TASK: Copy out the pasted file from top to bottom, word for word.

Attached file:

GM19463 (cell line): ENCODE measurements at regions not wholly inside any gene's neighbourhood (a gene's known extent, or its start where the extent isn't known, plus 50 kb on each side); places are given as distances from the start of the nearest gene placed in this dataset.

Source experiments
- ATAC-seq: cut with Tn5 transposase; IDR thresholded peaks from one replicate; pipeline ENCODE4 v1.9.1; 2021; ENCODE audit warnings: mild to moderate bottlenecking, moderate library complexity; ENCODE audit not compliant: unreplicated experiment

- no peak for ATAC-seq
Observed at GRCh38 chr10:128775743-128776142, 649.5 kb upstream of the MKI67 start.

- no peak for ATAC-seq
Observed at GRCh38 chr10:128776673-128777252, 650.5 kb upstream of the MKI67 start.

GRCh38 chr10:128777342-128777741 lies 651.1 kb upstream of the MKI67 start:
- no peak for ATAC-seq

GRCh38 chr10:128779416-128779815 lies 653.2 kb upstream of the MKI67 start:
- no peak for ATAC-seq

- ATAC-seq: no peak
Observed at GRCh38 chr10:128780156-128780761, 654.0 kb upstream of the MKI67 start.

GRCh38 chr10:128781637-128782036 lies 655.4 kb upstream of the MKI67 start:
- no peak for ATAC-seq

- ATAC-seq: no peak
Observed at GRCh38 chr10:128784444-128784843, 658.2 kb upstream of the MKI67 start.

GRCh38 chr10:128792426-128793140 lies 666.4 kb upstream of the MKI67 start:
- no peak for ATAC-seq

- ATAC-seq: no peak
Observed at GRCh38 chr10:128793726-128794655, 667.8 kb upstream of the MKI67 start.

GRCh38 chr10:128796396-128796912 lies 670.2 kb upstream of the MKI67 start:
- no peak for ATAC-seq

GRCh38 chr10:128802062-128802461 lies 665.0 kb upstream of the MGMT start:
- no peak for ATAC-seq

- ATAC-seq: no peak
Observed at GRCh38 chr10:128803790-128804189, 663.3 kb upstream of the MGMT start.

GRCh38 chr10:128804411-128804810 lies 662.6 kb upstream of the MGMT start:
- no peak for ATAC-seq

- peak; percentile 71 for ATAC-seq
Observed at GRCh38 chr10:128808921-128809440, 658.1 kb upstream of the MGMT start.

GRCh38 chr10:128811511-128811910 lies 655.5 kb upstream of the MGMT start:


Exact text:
GM19463 (cell line): ENCODE measurements at regions not wholly inside any gene's neighbourhood (a gene's known extent, or its start where the extent isn't known, plus 50 kb on each side); places are given as distances from the start of the nearest gene placed in this dataset.

Source experiments
- ATAC-seq: cut with Tn5 transposase; IDR thresholded peaks from one replicate; pipeline ENCODE4 v1.9.1; 2021; ENCODE audit warnings: mild to moderate bottlenecking, moderate library complexity; ENCODE audit not compliant: unreplicated experiment

- no peak for ATAC-seq
Observed at GRCh38 chr10:128775743-128776142, 649.5 kb upstream of the MKI67 start.

- no peak for ATAC-seq
Observed at GRCh38 chr10:128776673-128777252, 650.5 kb upstream of the MKI67 start.

GRCh38 chr10:128777342-128777741 lies 651.1 kb upstream of the MKI67 start:
- no peak for ATAC-seq

GRCh38 chr10:128779416-128779815 lies 653.2 kb upstream of the MKI67 start:
- no peak for ATAC-seq

- ATAC-seq: no peak
Observed at GRCh38 chr10:128780156-128780761, 654.0 kb upstream of the MKI67 start.

GRCh38 chr10:128781637-128782036 lies 655.4 kb upstream of the MKI67 start:
- no peak for ATAC-seq

- ATAC-seq: no peak
Observed at GRCh38 chr10:128784444-128784843, 658.2 kb upstream of the MKI67 start.

GRCh38 chr10:128792426-128793140 lies 666.4 kb upstream of the MKI67 start:
- no peak for ATAC-seq

- ATAC-seq: no peak
Observed at GRCh38 chr10:128793726-128794655, 667.8 kb upstream of the MKI67 start.

GRCh38 chr10:128796396-128796912 lies 670.2 kb upstream of the MKI67 start:
- no peak for ATAC-seq

GRCh38 chr10:128802062-128802461 lies 665.0 kb upstream of the MGMT start:
- no peak for ATAC-seq

- ATAC-seq: no peak
Observed at GRCh38 chr10:128803790-128804189, 663.3 kb upstream of the MGMT start.

GRCh38 chr10:128804411-128804810 lies 662.6 kb upstream of the MGMT start:
- no peak for ATAC-seq

- peak; percentile 71 for ATAC-seq
Observed at GRCh38 chr10:128808921-128809440, 658.1 kb upstream of the MGMT start.

GRCh38 chr10:128811511-128811910 lies 655.5 kb upstream of the MGMT start: